On our way to the Middle East in November of 1979, we flew first to Germany, to spend some days with Barbara’s parents. There I bought an old VW variant, a small station wagon with the engine in the rear. When I told the salesman that I planned to drive it to Turkey, he laughed. “It may make it there, if you’re lucky, but don’t expect much more from it.” he said. However this faithful little car not only got us safely to our new country, but made the same 1800 mile (3000 kilometer) trip another four times as well.
We heard about the shortage of basic supplies in the country we were going to, so we stocked up with toilet paper, light bulbs, cooking oil and a tank for extra gasoline.
We set off at the beginning of December, making our way slowly down through Germany, stopping to visit several of Barbara’s friends. We also visited Litzen, the town in Austria where we’d worked three years before.
Climbing the switchbacks over the Alps, we left Western Europe behind and descended into Yugoslavia. We were following the main route between Europe and the Middle East, a two lane road that was filled with many trucks traveling in both directions. It was a constant game of catching up to a line of trucks, looking for an opportunity to pass them, then dropping back to pick up speed and zoom by.
In some places the road was so straight that it was hard to tell how far away the oncoming traffic was, or how fast it was approaching. “Should I pass or shouldn’t I?” was my constant question to myself. Along the sides of the road were the wrecks of cars and trucks whose drivers had misjudged the traffic and not made it. Grim warnings of the dangers we faced.
In Greece we stayed over night in the city of Kavala.
The next morning we left early and drove two hours on curvy mountainous roads to the next big town, Komotini. We stopped so I could go to a bank and exchange some traveler’s checks.
When I got to the front of the line, the teller wanted to see my passport, but I didn’t have it with me. I talked him into cashing the check anyway and went back to the car.
I asked Barbara if she had my passport; she checked and didn’t find it; hers was also gone! Then we realized that we’d left them at the hotel in Kavala.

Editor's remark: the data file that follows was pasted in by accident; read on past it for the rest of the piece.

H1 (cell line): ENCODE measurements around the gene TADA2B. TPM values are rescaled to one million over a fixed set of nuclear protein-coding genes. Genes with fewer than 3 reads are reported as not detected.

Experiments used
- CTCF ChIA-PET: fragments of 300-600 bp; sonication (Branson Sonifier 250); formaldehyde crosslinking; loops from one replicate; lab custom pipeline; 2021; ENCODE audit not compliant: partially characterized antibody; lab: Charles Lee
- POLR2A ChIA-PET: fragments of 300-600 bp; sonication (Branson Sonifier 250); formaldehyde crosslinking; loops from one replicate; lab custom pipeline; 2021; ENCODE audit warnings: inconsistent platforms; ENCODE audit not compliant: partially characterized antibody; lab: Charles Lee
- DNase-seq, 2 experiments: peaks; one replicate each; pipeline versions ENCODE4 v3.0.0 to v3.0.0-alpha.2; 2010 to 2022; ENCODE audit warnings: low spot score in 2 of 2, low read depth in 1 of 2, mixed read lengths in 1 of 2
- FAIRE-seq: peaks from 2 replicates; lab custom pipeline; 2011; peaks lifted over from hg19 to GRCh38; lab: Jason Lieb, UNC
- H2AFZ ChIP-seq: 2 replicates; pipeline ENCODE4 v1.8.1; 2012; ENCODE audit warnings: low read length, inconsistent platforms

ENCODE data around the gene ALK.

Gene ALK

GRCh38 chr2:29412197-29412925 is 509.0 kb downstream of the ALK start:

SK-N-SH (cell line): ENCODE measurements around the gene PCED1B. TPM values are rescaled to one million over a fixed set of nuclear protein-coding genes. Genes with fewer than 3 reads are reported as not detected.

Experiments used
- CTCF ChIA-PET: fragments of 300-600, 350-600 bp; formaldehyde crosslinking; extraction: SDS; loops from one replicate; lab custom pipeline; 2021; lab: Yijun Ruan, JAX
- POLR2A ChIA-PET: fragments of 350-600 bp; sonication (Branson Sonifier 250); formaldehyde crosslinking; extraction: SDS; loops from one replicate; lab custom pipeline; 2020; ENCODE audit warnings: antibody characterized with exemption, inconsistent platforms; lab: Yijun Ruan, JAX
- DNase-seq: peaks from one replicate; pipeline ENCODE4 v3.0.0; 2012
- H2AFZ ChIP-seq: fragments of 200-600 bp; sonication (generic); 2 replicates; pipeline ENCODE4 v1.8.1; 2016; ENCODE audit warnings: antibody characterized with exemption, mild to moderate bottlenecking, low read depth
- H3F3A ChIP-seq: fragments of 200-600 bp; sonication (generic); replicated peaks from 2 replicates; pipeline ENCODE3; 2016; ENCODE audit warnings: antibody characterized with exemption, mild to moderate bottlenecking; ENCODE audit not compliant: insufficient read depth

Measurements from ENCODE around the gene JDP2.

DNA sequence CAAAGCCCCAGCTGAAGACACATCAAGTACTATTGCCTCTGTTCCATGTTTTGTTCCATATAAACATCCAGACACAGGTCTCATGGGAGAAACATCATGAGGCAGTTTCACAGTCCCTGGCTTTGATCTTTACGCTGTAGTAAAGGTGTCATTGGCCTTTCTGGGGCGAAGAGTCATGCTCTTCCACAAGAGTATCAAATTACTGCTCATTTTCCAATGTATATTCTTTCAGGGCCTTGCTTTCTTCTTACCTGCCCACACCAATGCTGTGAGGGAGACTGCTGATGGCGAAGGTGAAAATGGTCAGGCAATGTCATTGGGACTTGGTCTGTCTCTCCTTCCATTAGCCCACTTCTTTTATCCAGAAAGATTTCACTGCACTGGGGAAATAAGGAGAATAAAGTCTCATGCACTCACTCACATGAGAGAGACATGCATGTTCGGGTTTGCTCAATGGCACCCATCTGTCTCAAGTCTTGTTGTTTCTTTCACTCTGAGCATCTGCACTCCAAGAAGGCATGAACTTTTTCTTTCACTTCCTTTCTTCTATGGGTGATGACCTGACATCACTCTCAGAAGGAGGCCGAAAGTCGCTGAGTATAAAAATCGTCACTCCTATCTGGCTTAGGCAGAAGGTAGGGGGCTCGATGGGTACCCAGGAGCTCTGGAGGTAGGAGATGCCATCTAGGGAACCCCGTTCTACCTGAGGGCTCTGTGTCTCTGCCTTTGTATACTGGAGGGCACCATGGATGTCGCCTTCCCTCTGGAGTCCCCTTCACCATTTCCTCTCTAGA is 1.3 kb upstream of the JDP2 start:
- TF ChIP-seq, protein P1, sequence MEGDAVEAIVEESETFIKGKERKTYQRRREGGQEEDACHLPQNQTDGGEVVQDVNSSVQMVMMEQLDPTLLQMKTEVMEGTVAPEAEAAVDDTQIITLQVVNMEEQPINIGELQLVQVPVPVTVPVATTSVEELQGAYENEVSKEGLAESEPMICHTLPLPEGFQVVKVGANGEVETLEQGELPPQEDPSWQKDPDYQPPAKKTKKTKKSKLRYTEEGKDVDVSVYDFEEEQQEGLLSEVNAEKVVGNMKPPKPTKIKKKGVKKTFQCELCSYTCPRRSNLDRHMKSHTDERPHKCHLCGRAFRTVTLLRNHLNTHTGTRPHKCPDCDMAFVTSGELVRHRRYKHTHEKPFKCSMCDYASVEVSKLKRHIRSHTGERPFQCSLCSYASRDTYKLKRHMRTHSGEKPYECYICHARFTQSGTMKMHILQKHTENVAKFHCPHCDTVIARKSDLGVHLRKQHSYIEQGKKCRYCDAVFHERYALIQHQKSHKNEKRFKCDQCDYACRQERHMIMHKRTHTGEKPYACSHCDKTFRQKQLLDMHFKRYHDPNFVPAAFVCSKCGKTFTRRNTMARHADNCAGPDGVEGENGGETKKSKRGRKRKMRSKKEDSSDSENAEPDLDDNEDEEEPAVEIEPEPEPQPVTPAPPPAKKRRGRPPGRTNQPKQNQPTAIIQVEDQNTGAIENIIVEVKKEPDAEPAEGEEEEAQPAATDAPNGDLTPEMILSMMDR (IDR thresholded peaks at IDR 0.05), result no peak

When you check into a hotel in Europe, they take your passport, both to report to the police about who is staying there and to make sure you pay; we’d forgotten to reclaim ours before departing.
So, we had to drive back over those turning, twisting roads again. Two hours later we were back Kavala. The desk clerk said he’d run down the street after us as we left, calling to us that we forgotten our passports, but we hadn’t heard him.
We went to get gas and as I paid, I found that the teller in the bank had given me way too much money. It seems he had cashed the checks as English Pounds rather than dollars because the traveler’s checks were from a bank in England.
As we drove back over those hilly, curvy roads for the third time, we talked about the situation and decided to go to the bank and return the money.
When we arrived, it was after hours and the bank was closed. But I banged on the window and someone came to the door. When I explained what I wanted, the man took me in.
All the employees were standing around the teller who had waited on me, commiserating with him because he had to pay out of his own pocket the extra cash he’d given me.
I was ushered into this group and I presented the man with the extra money. He looked up at me in awe and asked, “Are you an ambassador?”
I was taken aback by his question and missed the opportunity of a lifetime to say “Yes, I am an ambassador of the Most High King, Jesus!” I had been warned so often about being careful in witnessing in the Middle East, that I’d become too cautious. Instead I muttered, “No, I just want to be honest.” The man was very thankful.
We drove on, but were too late to enter our new country. The Lord had a reason for this, which I tell you about next Sunday.